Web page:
The Associated Press
By JENNIFER McDERMOTT
May 26, 2018
"You may as well be a felon when you're looking for a job," said Iraq War veteran Kristofer Goldsmith, who said the Army gave him a general discharge in 2007 because he attempted suicide.
PROVIDENCE, R.I. -- Military veterans who were discharged for relatively minor offenses say they often can't get jobs, and they hope a recent warning to employers by the state of Connecticut will change that.
In this May 9, 2018 photo, Iraq War veteran Kristofer Goldsmith, sits in a campus park after his last final exam of the semester at Columbia University in New York. (AP Photo/Bebeto Matthews)The state's human-rights commission told employers last month that they could be breaking the law if they discriminate against veterans with some types of less-than-honorable discharges. Blanket policies against hiring such veterans could be discriminatory, the commission said, because the military has issued them disproportionately to black, Hispanic, gay and disabled veterans.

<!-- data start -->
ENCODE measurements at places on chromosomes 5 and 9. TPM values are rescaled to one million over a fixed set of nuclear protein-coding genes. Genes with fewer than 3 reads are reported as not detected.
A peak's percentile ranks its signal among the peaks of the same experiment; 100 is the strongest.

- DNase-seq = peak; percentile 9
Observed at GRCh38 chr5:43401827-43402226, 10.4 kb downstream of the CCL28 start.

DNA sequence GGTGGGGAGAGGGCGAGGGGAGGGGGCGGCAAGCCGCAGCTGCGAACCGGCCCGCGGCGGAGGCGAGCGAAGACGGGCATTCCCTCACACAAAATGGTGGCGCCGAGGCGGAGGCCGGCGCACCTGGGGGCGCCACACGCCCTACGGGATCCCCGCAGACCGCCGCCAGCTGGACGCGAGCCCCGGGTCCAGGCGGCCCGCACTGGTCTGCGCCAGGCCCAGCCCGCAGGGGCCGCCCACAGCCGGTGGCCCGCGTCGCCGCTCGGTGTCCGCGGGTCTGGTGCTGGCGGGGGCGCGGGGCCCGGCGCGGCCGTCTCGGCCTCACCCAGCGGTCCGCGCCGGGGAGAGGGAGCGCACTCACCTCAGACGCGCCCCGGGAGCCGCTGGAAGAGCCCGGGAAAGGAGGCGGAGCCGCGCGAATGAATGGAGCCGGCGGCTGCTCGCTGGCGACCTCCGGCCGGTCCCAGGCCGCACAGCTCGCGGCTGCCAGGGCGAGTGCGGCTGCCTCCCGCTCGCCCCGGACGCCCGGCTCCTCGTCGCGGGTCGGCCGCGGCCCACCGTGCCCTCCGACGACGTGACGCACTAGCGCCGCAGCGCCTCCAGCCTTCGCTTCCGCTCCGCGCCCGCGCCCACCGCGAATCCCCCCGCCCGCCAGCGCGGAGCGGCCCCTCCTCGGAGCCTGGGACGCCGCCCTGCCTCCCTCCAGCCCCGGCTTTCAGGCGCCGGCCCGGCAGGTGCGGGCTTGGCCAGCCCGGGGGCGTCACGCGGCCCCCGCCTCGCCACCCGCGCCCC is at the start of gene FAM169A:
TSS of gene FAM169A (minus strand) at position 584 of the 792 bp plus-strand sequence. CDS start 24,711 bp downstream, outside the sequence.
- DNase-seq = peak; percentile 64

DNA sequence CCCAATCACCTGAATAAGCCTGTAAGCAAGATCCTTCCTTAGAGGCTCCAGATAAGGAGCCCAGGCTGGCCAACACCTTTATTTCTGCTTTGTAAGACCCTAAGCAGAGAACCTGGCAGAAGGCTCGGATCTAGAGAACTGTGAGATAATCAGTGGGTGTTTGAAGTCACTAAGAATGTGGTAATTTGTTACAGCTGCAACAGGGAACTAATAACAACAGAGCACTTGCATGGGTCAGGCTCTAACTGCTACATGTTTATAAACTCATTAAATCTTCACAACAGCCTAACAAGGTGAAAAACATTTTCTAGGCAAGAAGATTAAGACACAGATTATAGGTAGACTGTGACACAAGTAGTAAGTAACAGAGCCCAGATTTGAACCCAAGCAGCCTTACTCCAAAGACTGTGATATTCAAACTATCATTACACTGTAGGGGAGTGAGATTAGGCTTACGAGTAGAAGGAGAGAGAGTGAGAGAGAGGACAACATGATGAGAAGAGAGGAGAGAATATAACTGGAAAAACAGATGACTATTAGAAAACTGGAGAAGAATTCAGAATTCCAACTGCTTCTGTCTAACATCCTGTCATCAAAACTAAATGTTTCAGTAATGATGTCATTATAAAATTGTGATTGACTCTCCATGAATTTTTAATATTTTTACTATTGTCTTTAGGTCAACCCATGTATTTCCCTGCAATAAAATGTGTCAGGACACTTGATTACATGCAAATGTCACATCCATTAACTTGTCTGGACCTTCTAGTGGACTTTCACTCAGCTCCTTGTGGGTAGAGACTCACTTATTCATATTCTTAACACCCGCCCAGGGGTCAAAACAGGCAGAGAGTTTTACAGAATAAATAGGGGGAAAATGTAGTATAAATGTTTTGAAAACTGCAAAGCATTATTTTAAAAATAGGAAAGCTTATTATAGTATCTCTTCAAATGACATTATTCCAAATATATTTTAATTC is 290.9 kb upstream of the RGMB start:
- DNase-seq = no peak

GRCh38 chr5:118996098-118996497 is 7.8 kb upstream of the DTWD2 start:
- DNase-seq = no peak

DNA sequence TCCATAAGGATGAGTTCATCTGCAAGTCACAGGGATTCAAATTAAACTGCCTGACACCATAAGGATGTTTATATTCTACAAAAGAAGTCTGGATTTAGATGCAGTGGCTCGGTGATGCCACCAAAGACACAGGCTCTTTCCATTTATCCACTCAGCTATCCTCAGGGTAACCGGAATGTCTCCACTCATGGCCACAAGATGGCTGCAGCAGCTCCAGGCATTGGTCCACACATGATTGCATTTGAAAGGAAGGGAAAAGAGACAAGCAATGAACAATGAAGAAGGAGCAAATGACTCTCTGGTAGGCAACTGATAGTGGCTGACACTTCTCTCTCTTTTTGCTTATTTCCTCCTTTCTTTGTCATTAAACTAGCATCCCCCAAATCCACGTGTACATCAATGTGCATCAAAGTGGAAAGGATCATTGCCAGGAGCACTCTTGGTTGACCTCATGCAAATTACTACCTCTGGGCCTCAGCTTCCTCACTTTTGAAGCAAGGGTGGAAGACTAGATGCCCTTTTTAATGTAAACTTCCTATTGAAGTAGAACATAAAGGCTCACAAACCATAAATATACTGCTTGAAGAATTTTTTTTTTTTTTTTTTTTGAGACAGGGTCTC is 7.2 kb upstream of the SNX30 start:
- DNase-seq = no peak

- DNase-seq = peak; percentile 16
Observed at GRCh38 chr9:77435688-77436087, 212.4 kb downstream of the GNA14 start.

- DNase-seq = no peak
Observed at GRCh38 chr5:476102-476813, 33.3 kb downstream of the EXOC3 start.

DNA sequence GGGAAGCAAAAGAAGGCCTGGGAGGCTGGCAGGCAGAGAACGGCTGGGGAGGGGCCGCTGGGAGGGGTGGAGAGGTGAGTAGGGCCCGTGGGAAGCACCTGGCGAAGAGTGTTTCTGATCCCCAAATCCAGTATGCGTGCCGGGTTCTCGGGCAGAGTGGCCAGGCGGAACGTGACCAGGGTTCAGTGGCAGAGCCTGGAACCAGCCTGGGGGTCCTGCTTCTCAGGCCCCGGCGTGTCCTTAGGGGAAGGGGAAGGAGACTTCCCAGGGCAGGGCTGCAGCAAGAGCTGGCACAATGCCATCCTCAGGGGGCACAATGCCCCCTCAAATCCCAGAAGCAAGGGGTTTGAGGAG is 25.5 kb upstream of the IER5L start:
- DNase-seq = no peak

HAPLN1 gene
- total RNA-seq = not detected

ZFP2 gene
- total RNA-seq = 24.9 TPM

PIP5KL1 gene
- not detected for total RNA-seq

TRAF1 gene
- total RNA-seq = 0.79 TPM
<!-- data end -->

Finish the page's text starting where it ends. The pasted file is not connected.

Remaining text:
At least one other state, Illinois, already prohibits hiring discrimination based on a veteran's discharge status, advocates say, but Connecticut appears to be the first to base its decision on what it deems discrimination by the military.
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